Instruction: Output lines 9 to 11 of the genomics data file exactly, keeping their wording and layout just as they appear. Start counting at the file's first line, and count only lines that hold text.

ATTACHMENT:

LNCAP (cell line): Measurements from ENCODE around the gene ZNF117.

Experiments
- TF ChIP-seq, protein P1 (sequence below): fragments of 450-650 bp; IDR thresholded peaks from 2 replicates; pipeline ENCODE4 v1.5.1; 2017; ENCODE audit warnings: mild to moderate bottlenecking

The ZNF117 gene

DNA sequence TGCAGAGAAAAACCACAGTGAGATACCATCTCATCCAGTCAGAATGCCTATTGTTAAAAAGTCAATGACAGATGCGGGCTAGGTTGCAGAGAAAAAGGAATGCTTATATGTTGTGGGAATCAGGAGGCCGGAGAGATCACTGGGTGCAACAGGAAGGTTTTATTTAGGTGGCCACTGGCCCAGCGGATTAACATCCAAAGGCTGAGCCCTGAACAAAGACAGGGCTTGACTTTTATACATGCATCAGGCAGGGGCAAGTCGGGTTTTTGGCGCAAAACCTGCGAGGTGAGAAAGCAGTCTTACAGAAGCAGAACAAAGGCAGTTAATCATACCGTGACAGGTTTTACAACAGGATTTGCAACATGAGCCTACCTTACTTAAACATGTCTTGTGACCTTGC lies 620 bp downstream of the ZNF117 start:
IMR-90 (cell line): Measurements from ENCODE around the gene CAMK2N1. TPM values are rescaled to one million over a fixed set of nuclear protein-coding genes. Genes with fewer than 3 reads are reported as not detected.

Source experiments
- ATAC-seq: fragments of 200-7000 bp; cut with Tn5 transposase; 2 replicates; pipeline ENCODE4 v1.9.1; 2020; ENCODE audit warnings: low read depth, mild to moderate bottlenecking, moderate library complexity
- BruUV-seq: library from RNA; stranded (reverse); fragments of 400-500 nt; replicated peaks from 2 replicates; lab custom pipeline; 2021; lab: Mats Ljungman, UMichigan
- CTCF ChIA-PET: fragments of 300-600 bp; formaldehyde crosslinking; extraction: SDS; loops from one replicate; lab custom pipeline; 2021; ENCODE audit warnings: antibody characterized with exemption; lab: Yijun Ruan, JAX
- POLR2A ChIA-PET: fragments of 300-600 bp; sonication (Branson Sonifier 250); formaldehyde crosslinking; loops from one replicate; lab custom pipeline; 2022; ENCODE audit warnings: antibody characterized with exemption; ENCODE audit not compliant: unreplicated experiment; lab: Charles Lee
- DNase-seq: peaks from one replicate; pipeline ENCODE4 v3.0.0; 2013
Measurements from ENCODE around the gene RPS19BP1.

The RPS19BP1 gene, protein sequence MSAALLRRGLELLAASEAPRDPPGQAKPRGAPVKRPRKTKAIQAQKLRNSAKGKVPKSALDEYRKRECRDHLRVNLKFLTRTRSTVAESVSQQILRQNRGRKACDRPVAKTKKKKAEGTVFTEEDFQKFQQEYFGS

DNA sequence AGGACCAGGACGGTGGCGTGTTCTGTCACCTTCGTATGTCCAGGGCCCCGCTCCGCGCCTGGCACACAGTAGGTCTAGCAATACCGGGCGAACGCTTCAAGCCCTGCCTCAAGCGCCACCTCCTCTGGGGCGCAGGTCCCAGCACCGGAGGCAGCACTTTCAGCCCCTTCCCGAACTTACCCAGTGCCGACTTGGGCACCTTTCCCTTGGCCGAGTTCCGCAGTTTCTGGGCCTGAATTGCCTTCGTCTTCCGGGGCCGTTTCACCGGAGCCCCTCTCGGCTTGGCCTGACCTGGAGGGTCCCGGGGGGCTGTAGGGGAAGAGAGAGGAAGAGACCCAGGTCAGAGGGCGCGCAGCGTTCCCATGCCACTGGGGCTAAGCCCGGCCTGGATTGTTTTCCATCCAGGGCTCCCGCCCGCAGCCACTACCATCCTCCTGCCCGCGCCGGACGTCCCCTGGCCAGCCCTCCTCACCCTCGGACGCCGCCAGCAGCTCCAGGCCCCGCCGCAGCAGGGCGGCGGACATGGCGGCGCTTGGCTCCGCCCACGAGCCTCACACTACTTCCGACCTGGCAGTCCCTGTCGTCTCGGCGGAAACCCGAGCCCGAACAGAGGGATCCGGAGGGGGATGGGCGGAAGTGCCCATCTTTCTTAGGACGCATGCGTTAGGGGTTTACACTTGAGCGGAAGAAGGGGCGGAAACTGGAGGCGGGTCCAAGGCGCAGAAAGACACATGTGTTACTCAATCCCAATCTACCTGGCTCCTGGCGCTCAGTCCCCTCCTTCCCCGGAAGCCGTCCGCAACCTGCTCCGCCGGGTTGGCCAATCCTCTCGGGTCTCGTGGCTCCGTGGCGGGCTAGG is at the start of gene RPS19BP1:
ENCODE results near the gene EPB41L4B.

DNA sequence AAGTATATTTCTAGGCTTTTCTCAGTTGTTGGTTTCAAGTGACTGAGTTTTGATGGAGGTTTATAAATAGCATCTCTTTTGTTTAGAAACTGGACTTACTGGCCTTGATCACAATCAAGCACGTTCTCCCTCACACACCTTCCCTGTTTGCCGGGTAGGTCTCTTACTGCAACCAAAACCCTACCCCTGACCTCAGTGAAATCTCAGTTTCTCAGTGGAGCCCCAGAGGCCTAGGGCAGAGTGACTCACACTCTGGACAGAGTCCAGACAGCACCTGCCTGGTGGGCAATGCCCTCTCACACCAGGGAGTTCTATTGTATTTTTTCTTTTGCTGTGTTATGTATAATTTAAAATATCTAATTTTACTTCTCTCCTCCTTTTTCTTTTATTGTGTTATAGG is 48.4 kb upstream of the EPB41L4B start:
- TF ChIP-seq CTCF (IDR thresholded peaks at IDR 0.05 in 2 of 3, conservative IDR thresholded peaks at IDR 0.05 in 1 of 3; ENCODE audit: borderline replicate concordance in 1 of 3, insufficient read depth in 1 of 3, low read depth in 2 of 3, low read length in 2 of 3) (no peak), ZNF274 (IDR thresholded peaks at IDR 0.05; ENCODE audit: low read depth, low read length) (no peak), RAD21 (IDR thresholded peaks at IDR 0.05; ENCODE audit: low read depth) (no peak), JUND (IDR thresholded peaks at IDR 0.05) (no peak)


- BruUV-seq: library from RNA; stranded (reverse); fragments of 400-500 nt; replicated peaks from 2 replicates; lab custom pipeline; 2021; lab: Mats Ljungman, UMichigan
- CTCF ChIA-PET: fragments of 300-600 bp; formaldehyde crosslinking; extraction: SDS; loops from one replicate; lab custom pipeline; 2021; ENCODE audit warnings: antibody characterized with exemption; lab: Yijun Ruan, JAX
- POLR2A ChIA-PET: fragments of 300-600 bp; sonication (Branson Sonifier 250); formaldehyde crosslinking; loops from one replicate; lab custom pipeline; 2022; ENCODE audit warnings: antibody characterized with exemption; ENCODE audit not compliant: unreplicated experiment; lab: Charles Lee